Voyage(s) – Abstract, Visceral and Not Defined by Form

VOYAGE(S). Photo Joseph Elliot Israel Gorman VOYAGE(S). Photo Joseph Elliot Israel Gorman

Abstract, visceral and not defined by any form. This is Voyage(s) by Hanna Abd El Nour. Nour uses light, lots of it, aggressive, passive, observant to allow her players to take turns and simultaneously come centre-stage. Then there is also no one who really takes centre-stage, as the four players before us were all engaged in their telling, their own narrative, which didn’t really find any commonality or connection with the others.

Voyage(s) is meant to be a peripheral experience. Even Radwan Moumneh’s music, sporadic that it was, comes alive in fits and starts to prevent the audience from finding any grounding. The melody has hints of universality, yet there is no attempted poetry. The relentless circular journey that the characters on stage take, whether by walking backwards, attempting to run as they remain static, or other manners of bodily expressions, Voyage(s) speaks to the futile nature of our constant desire to move. While life moves, we in essence can only be static, albeit deluded that our movement is perpetual.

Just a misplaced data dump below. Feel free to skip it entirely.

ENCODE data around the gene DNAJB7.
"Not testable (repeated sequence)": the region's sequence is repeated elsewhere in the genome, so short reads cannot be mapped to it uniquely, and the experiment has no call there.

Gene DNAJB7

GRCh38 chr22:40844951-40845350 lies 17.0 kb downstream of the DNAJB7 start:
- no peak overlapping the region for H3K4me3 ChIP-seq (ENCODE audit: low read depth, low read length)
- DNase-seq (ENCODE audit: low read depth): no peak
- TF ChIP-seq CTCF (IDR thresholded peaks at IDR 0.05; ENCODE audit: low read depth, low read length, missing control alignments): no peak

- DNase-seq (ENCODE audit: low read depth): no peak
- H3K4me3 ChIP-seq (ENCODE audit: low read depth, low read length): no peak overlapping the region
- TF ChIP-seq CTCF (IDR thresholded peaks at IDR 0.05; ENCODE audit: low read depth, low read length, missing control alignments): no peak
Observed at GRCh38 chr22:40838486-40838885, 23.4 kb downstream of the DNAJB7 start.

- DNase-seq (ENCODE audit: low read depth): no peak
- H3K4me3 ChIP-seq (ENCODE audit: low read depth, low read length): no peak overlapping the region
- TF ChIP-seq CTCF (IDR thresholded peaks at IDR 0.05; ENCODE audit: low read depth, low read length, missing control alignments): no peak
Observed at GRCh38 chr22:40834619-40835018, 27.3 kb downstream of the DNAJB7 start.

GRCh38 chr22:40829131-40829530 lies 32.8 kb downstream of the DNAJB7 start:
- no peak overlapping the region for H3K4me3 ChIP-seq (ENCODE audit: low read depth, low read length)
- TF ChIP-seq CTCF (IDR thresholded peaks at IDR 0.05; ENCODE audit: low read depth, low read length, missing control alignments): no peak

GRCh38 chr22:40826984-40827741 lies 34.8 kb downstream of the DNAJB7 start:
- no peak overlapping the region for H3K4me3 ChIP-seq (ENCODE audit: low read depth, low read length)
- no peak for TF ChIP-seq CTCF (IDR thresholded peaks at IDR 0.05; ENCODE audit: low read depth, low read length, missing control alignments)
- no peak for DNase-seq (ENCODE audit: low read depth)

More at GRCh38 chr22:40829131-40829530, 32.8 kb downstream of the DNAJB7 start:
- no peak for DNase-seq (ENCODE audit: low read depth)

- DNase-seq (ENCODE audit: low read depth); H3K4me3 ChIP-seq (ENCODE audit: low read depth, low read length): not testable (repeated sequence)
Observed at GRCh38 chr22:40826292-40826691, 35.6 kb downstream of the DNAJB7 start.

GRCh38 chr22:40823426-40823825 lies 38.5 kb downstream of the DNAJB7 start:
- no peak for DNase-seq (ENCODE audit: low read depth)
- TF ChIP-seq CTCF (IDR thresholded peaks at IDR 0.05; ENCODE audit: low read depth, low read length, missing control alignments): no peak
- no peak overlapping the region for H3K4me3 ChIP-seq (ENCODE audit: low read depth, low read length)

Nour dabbles in the histrionics of a utopian idea, flirts with memory, though only through snippets of storytelling, but the constructs around identity was a bit lost on me. Whether the utopian idea of liberty, eternal liberty through and from the journey was realized, will remain to be discovered. For now Voyage(s) leaves most of its questions unanswered and hopes to push its audience to engage, speak out, even by the smallest gesture of a ‘Salut/Hi’, and find answers to those eternal, esoteric questions.

 

Voyage(s)runs at La Chapelle Scènes Contemporaine, 3700 St Dominique St, Montreal, QC H2X 2X7, from January 22 – February 3. For tickets: https://lachapelle.org/fr/calendrier/voyages

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